I have participated in several international working groups that have resulted in ongoing collaborations and peer-reviewed publications (several in review or in prep currently). Specifically, two collaborative projects examined the relationship between biodiversity and ecosystem services (a working group at NCEAS and several working groups in a multi-university graduate seminar). The resulting multi-author papers empirically investigate the role of biodiversity in the provisioning of ecosystem services (e.g. fisheries, carbon sequestration) to improve decision-making about biodiversity conservation.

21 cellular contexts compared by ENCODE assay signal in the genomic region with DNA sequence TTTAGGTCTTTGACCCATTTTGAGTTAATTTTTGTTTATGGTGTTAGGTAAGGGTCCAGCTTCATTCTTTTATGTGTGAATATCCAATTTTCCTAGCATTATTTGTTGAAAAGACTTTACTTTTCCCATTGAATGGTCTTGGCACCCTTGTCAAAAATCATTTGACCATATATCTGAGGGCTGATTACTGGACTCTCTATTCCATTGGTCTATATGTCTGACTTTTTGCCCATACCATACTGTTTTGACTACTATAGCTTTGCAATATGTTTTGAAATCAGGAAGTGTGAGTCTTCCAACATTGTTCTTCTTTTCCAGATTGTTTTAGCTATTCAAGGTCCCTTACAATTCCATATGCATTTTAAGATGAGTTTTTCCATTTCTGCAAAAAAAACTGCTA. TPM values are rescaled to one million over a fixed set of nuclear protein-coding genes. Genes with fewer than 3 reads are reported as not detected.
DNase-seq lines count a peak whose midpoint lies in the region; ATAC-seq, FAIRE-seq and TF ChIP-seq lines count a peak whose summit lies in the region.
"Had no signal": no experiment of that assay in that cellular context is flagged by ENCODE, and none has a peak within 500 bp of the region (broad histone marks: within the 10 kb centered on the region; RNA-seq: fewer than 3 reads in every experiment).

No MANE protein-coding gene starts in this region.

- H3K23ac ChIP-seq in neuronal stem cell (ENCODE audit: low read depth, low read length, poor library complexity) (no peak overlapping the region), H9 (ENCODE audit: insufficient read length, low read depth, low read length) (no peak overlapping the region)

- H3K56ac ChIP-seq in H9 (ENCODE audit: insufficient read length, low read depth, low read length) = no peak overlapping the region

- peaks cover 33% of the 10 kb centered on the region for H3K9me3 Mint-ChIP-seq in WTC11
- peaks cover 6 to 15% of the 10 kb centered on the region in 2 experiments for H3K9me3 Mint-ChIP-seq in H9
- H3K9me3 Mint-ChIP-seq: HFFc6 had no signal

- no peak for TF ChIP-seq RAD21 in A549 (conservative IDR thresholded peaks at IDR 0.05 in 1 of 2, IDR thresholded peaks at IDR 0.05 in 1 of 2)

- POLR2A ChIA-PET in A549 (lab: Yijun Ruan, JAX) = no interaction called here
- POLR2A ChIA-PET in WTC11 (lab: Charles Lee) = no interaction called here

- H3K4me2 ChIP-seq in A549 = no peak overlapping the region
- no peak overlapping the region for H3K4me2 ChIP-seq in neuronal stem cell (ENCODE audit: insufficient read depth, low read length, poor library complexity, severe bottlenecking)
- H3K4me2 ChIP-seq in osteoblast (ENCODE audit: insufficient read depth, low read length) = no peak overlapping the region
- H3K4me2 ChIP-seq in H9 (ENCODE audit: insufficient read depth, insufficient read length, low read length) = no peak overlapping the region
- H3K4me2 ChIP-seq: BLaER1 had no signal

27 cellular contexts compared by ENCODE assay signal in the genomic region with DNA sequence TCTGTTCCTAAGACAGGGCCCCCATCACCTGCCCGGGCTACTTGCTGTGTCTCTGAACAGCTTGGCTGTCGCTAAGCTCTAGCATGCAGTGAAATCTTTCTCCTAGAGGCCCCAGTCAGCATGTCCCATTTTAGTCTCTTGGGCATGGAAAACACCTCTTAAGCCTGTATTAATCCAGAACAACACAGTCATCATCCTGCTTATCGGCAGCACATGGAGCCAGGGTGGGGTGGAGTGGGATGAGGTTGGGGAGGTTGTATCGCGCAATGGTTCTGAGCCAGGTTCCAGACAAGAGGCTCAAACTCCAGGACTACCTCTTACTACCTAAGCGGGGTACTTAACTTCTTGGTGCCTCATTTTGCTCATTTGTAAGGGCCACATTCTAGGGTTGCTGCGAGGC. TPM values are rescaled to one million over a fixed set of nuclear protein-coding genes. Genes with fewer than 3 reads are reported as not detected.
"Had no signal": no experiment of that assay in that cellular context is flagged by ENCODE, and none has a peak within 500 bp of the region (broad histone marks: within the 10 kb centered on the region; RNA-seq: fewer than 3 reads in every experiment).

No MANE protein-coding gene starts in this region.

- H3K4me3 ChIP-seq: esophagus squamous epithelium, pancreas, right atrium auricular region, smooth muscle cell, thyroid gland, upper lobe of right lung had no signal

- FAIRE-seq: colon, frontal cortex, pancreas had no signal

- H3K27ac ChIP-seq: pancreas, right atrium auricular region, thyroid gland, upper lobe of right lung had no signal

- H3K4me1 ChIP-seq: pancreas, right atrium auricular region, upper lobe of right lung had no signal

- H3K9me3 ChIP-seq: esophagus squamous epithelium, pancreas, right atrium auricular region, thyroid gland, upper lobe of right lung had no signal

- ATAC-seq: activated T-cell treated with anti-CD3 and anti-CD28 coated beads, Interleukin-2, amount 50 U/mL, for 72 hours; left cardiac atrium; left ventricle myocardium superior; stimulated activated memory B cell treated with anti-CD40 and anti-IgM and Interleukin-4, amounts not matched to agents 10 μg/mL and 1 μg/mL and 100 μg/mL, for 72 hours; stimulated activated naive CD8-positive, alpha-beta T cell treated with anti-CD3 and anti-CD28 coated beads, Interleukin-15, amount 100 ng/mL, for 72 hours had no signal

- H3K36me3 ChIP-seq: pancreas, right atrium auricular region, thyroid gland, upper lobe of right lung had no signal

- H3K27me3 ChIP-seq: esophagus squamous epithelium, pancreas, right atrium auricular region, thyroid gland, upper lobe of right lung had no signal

My PhD thesis extends these findings to a decision-making context, developing models and theory to identify when ecosystem services provide an economic incentive to protect biodiversity. I use decision-theoretic approaches to determine the optimal level of biodiversity protection to maximize ecosystem services in the present and future. This research resulted from my collaborations with an Economist, Mathematician, and Ecologist (the first paper to be submitted by June), and benefited from feedback I received during a three-month program on the mathematics of bio-economics in France.
While pursuing this main area of research, I have also co-authored a paper on the management of coral fish under limited information and advised a successful Master’s level project on the economic feasibility and consequences of aquaculture projects in Mexico.